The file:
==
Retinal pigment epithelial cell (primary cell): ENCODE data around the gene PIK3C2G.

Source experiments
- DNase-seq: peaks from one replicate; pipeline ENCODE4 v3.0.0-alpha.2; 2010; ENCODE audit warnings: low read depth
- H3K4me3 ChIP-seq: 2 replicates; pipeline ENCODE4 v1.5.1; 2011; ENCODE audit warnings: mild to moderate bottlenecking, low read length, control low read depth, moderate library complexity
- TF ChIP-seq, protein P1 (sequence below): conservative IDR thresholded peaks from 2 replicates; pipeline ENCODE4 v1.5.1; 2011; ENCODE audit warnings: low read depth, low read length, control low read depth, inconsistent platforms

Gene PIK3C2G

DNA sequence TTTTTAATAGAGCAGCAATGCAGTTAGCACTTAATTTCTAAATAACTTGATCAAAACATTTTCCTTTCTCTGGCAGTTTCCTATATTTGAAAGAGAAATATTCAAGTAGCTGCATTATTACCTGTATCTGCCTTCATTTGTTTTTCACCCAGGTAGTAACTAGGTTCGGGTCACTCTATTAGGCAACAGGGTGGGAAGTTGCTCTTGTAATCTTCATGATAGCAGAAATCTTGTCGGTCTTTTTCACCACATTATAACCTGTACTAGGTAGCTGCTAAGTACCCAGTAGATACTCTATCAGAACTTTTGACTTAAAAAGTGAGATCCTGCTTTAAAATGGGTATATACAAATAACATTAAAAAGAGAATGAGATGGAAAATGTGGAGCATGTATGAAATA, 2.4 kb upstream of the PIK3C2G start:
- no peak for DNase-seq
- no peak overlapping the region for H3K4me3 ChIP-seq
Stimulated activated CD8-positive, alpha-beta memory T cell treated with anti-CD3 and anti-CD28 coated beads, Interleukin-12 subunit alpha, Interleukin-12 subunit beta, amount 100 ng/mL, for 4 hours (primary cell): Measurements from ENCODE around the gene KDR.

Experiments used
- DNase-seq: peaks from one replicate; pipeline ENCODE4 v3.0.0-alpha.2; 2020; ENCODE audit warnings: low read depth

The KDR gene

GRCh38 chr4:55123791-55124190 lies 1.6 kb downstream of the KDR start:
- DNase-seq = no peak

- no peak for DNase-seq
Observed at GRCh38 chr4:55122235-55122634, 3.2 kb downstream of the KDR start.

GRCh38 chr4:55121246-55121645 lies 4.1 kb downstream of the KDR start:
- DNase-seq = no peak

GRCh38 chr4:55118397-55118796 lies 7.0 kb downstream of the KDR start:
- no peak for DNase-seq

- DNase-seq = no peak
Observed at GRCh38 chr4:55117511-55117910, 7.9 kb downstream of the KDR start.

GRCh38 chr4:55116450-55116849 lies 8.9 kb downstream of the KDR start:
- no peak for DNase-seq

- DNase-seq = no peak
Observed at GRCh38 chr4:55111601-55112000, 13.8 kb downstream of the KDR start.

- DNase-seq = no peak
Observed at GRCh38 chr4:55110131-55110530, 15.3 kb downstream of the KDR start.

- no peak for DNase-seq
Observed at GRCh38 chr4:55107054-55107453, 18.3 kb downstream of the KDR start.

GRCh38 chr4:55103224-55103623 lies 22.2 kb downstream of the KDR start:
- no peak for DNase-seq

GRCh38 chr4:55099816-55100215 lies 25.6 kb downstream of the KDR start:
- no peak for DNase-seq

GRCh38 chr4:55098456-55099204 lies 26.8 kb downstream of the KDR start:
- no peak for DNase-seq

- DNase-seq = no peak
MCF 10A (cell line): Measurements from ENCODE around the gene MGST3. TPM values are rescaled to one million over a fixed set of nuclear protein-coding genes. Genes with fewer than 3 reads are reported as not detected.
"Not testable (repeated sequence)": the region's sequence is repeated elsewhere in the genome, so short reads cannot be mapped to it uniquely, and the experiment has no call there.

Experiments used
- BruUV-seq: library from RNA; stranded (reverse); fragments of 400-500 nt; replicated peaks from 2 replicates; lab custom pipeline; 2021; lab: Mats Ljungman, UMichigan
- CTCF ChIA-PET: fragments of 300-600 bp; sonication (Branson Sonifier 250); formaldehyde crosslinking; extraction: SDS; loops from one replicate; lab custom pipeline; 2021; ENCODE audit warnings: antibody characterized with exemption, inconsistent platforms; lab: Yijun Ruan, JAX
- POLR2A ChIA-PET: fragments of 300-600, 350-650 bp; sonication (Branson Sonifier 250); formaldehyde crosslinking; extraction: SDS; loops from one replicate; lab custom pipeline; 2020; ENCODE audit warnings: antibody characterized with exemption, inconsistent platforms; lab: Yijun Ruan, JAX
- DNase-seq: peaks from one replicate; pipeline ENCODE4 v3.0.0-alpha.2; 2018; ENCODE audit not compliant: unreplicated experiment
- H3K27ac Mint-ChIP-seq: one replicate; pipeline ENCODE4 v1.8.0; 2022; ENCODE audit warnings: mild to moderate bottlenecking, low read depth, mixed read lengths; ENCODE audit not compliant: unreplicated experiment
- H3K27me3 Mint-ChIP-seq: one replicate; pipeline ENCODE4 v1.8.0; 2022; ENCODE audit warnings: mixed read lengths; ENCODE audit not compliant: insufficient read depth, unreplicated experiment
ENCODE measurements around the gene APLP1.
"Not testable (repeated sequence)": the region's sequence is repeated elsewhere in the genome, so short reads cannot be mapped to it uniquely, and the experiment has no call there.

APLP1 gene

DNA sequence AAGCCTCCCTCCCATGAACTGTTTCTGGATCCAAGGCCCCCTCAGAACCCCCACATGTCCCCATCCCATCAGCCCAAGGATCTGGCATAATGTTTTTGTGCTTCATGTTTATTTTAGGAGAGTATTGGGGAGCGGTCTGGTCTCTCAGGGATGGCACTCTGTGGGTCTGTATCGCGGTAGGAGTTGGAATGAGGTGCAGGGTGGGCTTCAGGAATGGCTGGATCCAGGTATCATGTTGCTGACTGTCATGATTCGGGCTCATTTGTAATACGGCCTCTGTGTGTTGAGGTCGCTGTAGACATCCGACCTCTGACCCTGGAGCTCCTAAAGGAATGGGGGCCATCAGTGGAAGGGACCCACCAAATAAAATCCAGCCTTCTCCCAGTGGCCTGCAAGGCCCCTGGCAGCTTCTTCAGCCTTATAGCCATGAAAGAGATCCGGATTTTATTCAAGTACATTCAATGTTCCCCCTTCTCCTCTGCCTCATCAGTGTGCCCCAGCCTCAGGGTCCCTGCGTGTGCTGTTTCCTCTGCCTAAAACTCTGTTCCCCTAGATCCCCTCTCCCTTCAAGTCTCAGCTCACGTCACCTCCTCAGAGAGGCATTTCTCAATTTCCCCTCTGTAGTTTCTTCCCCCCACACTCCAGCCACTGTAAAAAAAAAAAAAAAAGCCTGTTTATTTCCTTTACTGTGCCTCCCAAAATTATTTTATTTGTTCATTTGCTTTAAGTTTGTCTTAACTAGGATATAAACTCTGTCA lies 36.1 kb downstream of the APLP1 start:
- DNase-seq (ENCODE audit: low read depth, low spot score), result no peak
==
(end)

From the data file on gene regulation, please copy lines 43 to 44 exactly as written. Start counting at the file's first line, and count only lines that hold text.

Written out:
- CTCF ChIA-PET: fragments of 300-600 bp; sonication (Branson Sonifier 250); formaldehyde crosslinking; extraction: SDS; loops from one replicate; lab custom pipeline; 2021; ENCODE audit warnings: antibody characterized with exemption, inconsistent platforms; lab: Yijun Ruan, JAX
- POLR2A ChIA-PET: fragments of 300-600, 350-650 bp; sonication (Branson Sonifier 250); formaldehyde crosslinking; extraction: SDS; loops from one replicate; lab custom pipeline; 2020; ENCODE audit warnings: antibody characterized with exemption, inconsistent platforms; lab: Yijun Ruan, JAX